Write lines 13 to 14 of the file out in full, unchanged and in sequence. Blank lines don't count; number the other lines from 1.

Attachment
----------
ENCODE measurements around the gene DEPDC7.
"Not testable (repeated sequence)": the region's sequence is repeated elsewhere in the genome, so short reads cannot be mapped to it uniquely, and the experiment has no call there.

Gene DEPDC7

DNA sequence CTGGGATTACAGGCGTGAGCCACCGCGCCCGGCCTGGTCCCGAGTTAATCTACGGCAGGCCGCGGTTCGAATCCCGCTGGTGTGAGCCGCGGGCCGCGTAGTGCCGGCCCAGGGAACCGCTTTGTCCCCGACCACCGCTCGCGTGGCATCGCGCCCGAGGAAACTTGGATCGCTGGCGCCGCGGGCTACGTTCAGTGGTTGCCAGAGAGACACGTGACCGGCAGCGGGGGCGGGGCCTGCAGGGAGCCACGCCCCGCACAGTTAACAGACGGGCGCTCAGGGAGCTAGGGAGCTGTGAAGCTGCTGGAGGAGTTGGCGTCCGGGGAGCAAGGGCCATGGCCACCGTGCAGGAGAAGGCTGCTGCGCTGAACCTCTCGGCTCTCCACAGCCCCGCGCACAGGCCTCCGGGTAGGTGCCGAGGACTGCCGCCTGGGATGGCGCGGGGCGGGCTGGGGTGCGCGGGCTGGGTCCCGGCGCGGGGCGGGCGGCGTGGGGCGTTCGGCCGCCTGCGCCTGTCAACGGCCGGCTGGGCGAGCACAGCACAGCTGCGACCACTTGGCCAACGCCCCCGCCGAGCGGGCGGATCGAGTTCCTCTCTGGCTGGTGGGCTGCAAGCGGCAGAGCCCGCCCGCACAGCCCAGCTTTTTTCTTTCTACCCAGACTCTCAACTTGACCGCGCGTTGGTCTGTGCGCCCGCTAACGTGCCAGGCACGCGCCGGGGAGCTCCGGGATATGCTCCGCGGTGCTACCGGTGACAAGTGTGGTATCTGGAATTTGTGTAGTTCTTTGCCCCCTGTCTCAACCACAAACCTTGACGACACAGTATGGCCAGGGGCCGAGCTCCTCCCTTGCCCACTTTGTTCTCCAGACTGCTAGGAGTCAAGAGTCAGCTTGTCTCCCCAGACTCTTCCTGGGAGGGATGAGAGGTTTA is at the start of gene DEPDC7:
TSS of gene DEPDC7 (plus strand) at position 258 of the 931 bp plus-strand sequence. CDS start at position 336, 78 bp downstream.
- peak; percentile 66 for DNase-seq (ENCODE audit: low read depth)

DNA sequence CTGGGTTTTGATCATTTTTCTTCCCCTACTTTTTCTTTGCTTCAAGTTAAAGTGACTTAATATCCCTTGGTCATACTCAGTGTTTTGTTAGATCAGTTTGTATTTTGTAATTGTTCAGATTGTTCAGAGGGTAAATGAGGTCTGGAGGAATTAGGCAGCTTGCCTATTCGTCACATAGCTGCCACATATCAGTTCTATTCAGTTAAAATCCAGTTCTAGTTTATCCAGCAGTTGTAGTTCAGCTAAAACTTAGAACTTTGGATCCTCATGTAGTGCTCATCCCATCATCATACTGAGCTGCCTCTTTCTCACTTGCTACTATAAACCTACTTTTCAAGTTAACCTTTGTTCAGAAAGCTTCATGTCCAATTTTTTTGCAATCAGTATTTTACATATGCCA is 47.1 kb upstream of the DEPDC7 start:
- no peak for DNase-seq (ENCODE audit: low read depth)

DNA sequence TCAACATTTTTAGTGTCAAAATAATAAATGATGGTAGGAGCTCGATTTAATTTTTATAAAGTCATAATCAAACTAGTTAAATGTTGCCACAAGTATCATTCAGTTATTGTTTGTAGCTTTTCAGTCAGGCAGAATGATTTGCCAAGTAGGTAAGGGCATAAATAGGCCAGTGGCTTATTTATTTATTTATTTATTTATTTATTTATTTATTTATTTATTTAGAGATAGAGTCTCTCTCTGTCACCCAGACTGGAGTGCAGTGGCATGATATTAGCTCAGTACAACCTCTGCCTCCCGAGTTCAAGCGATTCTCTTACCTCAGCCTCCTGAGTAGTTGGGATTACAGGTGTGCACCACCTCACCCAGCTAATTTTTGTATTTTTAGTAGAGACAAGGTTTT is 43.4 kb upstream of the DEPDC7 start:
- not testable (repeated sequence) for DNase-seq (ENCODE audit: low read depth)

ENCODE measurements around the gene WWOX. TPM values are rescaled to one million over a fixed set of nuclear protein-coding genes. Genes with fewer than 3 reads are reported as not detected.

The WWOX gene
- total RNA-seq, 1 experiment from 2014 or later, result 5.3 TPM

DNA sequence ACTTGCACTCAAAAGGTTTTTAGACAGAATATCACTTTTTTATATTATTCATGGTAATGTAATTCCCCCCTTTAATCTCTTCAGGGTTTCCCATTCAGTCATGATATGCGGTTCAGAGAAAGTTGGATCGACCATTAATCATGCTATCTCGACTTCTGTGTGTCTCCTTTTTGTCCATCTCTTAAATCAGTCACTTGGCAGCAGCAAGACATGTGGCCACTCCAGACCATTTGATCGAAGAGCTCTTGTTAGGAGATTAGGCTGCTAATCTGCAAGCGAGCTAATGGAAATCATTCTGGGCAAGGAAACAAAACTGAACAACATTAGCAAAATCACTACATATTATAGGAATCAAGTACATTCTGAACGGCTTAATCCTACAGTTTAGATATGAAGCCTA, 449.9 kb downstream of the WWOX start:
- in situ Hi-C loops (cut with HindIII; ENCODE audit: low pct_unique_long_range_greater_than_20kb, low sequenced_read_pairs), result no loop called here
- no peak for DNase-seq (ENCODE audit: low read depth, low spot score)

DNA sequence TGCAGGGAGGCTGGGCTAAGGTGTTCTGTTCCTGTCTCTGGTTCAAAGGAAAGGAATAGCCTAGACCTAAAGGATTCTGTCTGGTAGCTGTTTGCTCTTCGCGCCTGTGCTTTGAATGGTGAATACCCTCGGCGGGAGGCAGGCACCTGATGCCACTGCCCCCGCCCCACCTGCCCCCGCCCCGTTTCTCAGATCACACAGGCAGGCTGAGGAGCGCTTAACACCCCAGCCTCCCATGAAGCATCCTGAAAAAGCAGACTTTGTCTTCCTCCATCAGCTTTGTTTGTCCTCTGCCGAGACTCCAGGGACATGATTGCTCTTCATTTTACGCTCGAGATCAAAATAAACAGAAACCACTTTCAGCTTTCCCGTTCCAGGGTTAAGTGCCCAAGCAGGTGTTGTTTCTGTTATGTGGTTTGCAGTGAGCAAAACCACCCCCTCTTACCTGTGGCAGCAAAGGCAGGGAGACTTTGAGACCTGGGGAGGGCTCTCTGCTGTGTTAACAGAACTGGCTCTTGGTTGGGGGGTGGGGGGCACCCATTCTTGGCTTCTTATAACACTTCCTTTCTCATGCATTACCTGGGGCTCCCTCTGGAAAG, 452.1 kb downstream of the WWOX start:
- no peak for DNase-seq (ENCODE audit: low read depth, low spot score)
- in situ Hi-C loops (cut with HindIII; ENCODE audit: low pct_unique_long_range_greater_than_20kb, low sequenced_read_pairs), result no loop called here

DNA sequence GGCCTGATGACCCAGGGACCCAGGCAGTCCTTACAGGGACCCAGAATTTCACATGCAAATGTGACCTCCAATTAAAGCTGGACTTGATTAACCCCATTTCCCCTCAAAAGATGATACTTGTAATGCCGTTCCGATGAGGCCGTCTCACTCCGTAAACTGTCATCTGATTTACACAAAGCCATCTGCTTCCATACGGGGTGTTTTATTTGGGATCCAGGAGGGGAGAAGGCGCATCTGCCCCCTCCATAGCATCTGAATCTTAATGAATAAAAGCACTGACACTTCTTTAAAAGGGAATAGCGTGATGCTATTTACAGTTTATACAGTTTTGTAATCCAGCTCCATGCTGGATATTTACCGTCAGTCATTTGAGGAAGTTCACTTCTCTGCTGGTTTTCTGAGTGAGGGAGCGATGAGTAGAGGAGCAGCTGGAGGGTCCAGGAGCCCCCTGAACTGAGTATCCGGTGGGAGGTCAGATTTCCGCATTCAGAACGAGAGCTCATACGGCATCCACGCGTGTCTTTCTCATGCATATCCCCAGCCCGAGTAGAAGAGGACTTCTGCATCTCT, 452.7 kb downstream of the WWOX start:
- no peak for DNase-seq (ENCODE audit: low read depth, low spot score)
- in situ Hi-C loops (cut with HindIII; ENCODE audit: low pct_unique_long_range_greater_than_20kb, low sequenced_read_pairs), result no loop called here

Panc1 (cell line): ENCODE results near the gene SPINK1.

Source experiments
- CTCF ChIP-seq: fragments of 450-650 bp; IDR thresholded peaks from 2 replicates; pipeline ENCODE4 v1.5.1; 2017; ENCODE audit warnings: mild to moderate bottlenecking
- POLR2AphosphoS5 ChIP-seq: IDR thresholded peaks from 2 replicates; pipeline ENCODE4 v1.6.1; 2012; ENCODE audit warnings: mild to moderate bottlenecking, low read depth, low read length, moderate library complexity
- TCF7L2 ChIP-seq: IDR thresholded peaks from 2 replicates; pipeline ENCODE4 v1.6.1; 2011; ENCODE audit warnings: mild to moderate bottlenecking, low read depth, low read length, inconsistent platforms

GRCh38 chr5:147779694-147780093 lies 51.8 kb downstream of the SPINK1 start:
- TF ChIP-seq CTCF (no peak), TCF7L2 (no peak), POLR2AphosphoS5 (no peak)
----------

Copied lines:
- total RNA-seq, 1 experiment from 2014 or later, result 5.3 TPM

DNA sequence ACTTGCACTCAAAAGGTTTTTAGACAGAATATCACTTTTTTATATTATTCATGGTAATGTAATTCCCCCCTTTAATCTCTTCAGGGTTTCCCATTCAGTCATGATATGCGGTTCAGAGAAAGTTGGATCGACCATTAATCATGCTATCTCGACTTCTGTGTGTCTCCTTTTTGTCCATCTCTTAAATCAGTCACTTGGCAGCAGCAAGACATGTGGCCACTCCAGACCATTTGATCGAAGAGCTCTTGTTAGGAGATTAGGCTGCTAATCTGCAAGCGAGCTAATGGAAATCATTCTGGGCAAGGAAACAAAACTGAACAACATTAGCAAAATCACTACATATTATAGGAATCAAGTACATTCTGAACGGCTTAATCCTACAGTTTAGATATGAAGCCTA, 449.9 kb downstream of the WWOX start: